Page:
Help Wanted: 1 Million Personal Shoppers

Digital commerce is at a challenging point. Over the last few years, actual year over year percentage growth has decreased, according to the US Census Bureau*. We are now reaching a point where what was once seen as a benefit – endless aisles and order from your desk – is now seen as a burden of too much choice and a need for a simpler and easier experience. While the eCommerce world wrestles with the migration from a desktop environment to a smaller and more distracted smartphone user, (almost 50% of traffic in the 2015 holiday season came from mobile devices) the user is stuck trying to understand why shopping online seems almost antiquated and challenging compared to so many apps and intelligent digital experiences that respond to them as an individual. eCommerce needs some kind of digital personal shopper.

While there are many things to dislike about the digital shopping experience, there are several benefits. You can visually curate what you like and don’t like, products are merchandised by the season and usually by your geography and when push comes to shove, there is usually a sales associate that can help locate what you are looking for be it size, style or color. Conversely, online, most of the products are hidden in digital aisles (pages), most sites treat their visitors somewhat generically and promote popular items regardless of where you live, and finding something similar or that has elements of what you like, can be incredibly frustrating and challenging. Essentially, eCommerce sites are little more than digital catalogs that ignore the individual intent of the shopper.

When I land on an eCommerce site and start clicking on things, I want the site to respond to my expressed interests. It should guide me to merchandise that’s similar to the preferences I’ve been indicating. When I use site search, I want the results to be presented so that the items that make the most sense for what I have been looking for are stacked at the top (a common color, style or even gender for goodness sake). When I’m on a smartphone I want the site to have an ounce of respect that my 5 inch diagonal screen is not the best environment to show me a mile long page of random 100 results. I also don’t want to be put into a bucket that shows me what other people like me looked at. I am an individual and I want online stores to respond to what I have shared through my shopping behavior.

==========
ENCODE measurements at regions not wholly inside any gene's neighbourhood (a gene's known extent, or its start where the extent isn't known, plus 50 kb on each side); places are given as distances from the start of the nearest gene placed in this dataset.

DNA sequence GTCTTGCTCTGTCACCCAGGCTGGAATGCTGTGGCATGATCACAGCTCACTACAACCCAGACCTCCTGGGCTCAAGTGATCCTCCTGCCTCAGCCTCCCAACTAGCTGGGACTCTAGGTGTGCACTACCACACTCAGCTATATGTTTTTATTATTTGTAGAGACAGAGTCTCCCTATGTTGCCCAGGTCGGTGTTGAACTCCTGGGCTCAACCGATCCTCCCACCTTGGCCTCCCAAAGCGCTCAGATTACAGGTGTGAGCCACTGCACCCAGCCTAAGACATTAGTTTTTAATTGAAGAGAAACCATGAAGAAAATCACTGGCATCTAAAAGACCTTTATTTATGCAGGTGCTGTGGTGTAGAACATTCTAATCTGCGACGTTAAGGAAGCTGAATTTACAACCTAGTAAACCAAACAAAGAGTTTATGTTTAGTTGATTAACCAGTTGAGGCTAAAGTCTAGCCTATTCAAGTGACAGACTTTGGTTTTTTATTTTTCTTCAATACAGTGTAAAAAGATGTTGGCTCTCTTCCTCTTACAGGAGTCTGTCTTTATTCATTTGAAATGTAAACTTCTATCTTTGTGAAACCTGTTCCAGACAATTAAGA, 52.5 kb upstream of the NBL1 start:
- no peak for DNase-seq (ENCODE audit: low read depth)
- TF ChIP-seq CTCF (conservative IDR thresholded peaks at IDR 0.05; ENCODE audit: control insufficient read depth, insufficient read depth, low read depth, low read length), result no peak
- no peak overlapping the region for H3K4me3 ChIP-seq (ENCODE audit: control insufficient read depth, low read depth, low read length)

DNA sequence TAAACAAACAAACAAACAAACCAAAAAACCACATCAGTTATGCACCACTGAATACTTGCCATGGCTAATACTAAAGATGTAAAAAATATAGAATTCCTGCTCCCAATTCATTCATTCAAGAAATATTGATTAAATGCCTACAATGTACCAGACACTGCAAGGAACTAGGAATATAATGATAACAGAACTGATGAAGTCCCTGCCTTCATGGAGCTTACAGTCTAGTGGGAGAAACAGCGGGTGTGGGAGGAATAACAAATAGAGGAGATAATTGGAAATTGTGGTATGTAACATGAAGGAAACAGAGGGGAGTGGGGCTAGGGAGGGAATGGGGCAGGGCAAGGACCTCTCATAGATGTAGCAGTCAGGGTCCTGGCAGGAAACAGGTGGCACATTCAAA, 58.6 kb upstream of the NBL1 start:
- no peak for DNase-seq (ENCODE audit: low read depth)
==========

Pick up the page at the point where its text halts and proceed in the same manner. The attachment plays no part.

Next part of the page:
Force feeding me a generic shopping experience that’s built for a segment of 5,000 people isn’t going to work. I don’t want a “sort of me” experience.

Basically, I want an intelligent personal shopper who can respond to me quickly, help me find what I am looking for and show me items I may not know about.

But the question is how can you have 1 million plus digital personal shoppers waiting on the line as each shopper hits the eCommerce site? How can those digital personal shoppers respond to each shopper’s individual intent in real time with super relevant merchandise when they have to sort through a huge catalog of products? How can those same digital personal shoppers make sure they are retaining the shopper’s past experience and preferences so they can be leveraged for the current visit? In short they can’t. Instead, eCommerce needs a way to programmatically address that volume, so it meets the real time challenge.